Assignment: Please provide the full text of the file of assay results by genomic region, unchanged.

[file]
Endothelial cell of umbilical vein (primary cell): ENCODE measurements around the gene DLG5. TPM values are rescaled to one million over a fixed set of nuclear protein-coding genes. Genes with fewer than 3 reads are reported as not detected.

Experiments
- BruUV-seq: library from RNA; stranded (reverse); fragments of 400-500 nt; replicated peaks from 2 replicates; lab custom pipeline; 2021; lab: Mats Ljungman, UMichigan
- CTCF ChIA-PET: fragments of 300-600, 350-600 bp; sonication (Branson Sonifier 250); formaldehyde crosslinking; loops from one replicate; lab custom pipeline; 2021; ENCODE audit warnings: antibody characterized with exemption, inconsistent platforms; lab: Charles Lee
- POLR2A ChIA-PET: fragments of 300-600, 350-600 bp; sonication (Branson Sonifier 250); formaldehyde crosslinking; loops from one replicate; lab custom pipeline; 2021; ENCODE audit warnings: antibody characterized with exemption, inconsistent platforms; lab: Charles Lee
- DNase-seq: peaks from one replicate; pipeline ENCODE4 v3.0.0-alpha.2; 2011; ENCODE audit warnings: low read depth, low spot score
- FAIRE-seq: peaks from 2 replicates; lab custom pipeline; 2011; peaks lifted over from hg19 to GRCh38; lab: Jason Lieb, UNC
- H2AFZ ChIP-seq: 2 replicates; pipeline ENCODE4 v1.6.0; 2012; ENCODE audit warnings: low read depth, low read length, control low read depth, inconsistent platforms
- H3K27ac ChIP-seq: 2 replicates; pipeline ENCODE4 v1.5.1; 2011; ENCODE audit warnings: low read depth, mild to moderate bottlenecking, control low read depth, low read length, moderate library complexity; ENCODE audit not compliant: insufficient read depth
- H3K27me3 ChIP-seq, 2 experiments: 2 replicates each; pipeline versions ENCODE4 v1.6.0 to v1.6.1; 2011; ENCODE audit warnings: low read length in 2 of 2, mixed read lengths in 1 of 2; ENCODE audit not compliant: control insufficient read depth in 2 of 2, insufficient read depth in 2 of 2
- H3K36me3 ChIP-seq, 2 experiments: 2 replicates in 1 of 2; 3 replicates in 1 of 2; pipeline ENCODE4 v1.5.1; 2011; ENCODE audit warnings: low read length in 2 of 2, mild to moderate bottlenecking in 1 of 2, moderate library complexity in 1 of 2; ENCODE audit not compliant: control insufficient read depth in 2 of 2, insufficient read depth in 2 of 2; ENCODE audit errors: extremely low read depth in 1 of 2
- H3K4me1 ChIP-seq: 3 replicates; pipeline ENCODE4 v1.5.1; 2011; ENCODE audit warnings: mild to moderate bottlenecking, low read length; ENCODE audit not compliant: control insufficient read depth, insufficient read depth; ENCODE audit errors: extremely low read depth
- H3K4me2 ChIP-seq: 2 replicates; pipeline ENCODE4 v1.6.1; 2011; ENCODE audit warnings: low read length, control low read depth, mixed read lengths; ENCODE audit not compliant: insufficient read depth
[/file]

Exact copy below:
Endothelial cell of umbilical vein (primary cell): ENCODE measurements around the gene DLG5. TPM values are rescaled to one million over a fixed set of nuclear protein-coding genes. Genes with fewer than 3 reads are reported as not detected.

Experiments
- BruUV-seq: library from RNA; stranded (reverse); fragments of 400-500 nt; replicated peaks from 2 replicates; lab custom pipeline; 2021; lab: Mats Ljungman, UMichigan
- CTCF ChIA-PET: fragments of 300-600, 350-600 bp; sonication (Branson Sonifier 250); formaldehyde crosslinking; loops from one replicate; lab custom pipeline; 2021; ENCODE audit warnings: antibody characterized with exemption, inconsistent platforms; lab: Charles Lee
- POLR2A ChIA-PET: fragments of 300-600, 350-600 bp; sonication (Branson Sonifier 250); formaldehyde crosslinking; loops from one replicate; lab custom pipeline; 2021; ENCODE audit warnings: antibody characterized with exemption, inconsistent platforms; lab: Charles Lee
- DNase-seq: peaks from one replicate; pipeline ENCODE4 v3.0.0-alpha.2; 2011; ENCODE audit warnings: low read depth, low spot score
- FAIRE-seq: peaks from 2 replicates; lab custom pipeline; 2011; peaks lifted over from hg19 to GRCh38; lab: Jason Lieb, UNC
- H2AFZ ChIP-seq: 2 replicates; pipeline ENCODE4 v1.6.0; 2012; ENCODE audit warnings: low read depth, low read length, control low read depth, inconsistent platforms
- H3K27ac ChIP-seq: 2 replicates; pipeline ENCODE4 v1.5.1; 2011; ENCODE audit warnings: low read depth, mild to moderate bottlenecking, control low read depth, low read length, moderate library complexity; ENCODE audit not compliant: insufficient read depth
- H3K27me3 ChIP-seq, 2 experiments: 2 replicates each; pipeline versions ENCODE4 v1.6.0 to v1.6.1; 2011; ENCODE audit warnings: low read length in 2 of 2, mixed read lengths in 1 of 2; ENCODE audit not compliant: control insufficient read depth in 2 of 2, insufficient read depth in 2 of 2
- H3K36me3 ChIP-seq, 2 experiments: 2 replicates in 1 of 2; 3 replicates in 1 of 2; pipeline ENCODE4 v1.5.1; 2011; ENCODE audit warnings: low read length in 2 of 2, mild to moderate bottlenecking in 1 of 2, moderate library complexity in 1 of 2; ENCODE audit not compliant: control insufficient read depth in 2 of 2, insufficient read depth in 2 of 2; ENCODE audit errors: extremely low read depth in 1 of 2
- H3K4me1 ChIP-seq: 3 replicates; pipeline ENCODE4 v1.5.1; 2011; ENCODE audit warnings: mild to moderate bottlenecking, low read length; ENCODE audit not compliant: control insufficient read depth, insufficient read depth; ENCODE audit errors: extremely low read depth
- H3K4me2 ChIP-seq: 2 replicates; pipeline ENCODE4 v1.6.1; 2011; ENCODE audit warnings: low read length, control low read depth, mixed read lengths; ENCODE audit not compliant: insufficient read depth